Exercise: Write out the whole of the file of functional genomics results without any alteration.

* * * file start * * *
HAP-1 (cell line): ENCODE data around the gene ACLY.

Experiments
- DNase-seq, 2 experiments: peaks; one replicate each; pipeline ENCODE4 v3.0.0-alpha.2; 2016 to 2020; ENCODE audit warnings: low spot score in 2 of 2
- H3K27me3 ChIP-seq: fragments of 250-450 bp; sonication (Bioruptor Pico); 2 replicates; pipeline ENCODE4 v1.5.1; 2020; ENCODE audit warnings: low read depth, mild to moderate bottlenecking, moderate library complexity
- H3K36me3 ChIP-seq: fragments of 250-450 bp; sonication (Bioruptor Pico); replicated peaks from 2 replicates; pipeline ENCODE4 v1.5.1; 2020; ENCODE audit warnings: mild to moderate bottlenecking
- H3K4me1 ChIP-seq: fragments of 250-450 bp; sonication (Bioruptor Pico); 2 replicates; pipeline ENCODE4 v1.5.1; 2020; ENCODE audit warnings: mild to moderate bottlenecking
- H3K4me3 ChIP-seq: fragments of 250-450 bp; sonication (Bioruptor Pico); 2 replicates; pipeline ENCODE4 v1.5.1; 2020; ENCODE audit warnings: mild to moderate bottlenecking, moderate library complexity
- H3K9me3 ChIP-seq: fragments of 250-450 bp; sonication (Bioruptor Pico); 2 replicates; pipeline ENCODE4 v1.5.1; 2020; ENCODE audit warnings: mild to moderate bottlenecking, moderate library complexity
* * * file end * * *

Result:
HAP-1 (cell line): ENCODE data around the gene ACLY.

Experiments
- DNase-seq, 2 experiments: peaks; one replicate each; pipeline ENCODE4 v3.0.0-alpha.2; 2016 to 2020; ENCODE audit warnings: low spot score in 2 of 2
- H3K27me3 ChIP-seq: fragments of 250-450 bp; sonication (Bioruptor Pico); 2 replicates; pipeline ENCODE4 v1.5.1; 2020; ENCODE audit warnings: low read depth, mild to moderate bottlenecking, moderate library complexity
- H3K36me3 ChIP-seq: fragments of 250-450 bp; sonication (Bioruptor Pico); replicated peaks from 2 replicates; pipeline ENCODE4 v1.5.1; 2020; ENCODE audit warnings: mild to moderate bottlenecking
- H3K4me1 ChIP-seq: fragments of 250-450 bp; sonication (Bioruptor Pico); 2 replicates; pipeline ENCODE4 v1.5.1; 2020; ENCODE audit warnings: mild to moderate bottlenecking
- H3K4me3 ChIP-seq: fragments of 250-450 bp; sonication (Bioruptor Pico); 2 replicates; pipeline ENCODE4 v1.5.1; 2020; ENCODE audit warnings: mild to moderate bottlenecking, moderate library complexity
- H3K9me3 ChIP-seq: fragments of 250-450 bp; sonication (Bioruptor Pico); 2 replicates; pipeline ENCODE4 v1.5.1; 2020; ENCODE audit warnings: mild to moderate bottlenecking, moderate library complexity